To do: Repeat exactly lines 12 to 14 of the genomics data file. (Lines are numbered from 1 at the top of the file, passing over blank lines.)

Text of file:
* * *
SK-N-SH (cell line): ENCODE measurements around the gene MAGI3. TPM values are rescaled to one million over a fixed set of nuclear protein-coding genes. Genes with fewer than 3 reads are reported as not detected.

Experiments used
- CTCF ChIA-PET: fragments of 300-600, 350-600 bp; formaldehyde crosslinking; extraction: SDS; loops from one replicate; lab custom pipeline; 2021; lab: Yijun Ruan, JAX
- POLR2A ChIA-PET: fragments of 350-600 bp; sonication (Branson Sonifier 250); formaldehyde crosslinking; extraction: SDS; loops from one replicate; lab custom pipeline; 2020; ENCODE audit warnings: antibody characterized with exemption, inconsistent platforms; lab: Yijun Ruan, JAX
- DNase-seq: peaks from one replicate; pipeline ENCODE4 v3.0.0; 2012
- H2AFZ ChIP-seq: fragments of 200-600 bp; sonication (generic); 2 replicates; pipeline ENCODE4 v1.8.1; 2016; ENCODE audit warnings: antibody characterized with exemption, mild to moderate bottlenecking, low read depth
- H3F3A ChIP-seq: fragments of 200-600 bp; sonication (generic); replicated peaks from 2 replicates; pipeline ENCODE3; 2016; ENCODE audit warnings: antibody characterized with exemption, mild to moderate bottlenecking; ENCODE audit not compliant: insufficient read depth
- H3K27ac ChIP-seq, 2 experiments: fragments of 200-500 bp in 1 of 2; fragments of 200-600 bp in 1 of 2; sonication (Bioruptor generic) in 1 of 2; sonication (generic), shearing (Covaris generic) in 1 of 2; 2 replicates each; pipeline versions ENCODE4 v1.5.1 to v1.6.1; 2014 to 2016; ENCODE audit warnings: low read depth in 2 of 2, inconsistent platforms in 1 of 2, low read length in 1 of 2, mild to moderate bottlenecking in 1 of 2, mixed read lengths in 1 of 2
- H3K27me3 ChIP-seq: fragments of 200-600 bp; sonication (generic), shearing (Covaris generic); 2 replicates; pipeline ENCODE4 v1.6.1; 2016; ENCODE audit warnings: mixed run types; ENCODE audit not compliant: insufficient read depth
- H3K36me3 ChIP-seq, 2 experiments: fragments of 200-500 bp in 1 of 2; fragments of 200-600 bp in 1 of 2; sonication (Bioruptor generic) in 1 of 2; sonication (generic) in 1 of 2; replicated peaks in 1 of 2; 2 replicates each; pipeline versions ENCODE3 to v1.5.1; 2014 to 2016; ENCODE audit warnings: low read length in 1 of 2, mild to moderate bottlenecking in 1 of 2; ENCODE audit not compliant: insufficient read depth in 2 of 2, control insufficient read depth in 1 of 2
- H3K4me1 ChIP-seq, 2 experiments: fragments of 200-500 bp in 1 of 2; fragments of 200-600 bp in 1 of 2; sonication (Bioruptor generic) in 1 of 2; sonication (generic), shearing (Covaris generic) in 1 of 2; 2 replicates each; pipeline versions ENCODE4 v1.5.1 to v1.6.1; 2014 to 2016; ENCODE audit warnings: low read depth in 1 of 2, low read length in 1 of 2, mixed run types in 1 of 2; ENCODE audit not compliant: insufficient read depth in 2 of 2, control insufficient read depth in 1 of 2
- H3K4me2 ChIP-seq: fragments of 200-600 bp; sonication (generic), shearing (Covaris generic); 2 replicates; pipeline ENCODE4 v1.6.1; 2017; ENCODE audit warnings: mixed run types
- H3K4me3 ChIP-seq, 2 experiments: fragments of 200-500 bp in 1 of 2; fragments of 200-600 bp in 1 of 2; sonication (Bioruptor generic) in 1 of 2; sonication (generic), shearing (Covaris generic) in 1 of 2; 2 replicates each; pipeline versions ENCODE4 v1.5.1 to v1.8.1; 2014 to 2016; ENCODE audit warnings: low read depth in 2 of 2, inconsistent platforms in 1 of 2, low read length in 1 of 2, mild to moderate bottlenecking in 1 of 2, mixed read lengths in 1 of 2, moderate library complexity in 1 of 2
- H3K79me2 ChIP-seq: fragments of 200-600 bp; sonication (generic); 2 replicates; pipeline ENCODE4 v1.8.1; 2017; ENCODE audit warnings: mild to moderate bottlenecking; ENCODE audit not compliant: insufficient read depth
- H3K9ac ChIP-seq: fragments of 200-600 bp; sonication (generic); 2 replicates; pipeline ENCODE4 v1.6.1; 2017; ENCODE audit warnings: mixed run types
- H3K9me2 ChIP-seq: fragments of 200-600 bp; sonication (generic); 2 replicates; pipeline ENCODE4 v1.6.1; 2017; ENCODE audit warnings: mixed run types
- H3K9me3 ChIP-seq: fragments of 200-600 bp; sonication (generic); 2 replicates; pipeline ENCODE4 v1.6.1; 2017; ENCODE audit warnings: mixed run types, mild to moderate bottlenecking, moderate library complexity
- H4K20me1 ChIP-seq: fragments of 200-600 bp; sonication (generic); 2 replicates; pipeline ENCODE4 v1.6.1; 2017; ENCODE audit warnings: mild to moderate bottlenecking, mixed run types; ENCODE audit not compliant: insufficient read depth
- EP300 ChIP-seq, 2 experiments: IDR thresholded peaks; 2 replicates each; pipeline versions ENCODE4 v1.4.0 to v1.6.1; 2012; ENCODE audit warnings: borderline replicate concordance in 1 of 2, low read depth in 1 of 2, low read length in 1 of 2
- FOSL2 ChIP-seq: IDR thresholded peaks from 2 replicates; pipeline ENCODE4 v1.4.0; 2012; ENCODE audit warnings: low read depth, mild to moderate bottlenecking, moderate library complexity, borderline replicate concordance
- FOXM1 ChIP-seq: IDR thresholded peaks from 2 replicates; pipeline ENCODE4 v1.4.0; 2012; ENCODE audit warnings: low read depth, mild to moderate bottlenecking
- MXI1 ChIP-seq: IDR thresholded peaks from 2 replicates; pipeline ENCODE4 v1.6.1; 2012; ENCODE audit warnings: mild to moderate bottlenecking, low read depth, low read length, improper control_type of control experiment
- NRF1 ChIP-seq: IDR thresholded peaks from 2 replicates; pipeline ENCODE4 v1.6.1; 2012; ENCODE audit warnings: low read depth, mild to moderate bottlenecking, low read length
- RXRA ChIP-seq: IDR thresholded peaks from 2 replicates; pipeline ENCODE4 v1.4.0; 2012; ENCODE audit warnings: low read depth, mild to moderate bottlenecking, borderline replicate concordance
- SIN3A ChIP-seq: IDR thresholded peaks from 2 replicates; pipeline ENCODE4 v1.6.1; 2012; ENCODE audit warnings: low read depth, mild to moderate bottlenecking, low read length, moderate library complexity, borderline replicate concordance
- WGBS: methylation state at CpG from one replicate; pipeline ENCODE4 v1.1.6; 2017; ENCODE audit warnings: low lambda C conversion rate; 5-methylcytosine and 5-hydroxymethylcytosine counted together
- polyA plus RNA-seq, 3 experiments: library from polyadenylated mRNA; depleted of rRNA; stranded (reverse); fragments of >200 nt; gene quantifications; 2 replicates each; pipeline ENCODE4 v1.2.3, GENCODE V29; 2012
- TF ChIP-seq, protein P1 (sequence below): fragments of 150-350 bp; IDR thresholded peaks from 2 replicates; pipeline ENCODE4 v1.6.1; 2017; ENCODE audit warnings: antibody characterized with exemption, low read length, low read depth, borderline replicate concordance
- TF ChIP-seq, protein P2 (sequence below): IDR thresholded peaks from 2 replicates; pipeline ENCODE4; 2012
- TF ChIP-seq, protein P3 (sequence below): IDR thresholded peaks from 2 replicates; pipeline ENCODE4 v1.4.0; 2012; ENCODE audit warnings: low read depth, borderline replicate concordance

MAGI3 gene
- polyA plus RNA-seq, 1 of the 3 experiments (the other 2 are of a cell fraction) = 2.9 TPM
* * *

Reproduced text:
- H3K4me2 ChIP-seq: fragments of 200-600 bp; sonication (generic), shearing (Covaris generic); 2 replicates; pipeline ENCODE4 v1.6.1; 2017; ENCODE audit warnings: mixed run types
- H3K4me3 ChIP-seq, 2 experiments: fragments of 200-500 bp in 1 of 2; fragments of 200-600 bp in 1 of 2; sonication (Bioruptor generic) in 1 of 2; sonication (generic), shearing (Covaris generic) in 1 of 2; 2 replicates each; pipeline versions ENCODE4 v1.5.1 to v1.8.1; 2014 to 2016; ENCODE audit warnings: low read depth in 2 of 2, inconsistent platforms in 1 of 2, low read length in 1 of 2, mild to moderate bottlenecking in 1 of 2, mixed read lengths in 1 of 2, moderate library complexity in 1 of 2
- H3K79me2 ChIP-seq: fragments of 200-600 bp; sonication (generic); 2 replicates; pipeline ENCODE4 v1.8.1; 2017; ENCODE audit warnings: mild to moderate bottlenecking; ENCODE audit not compliant: insufficient read depth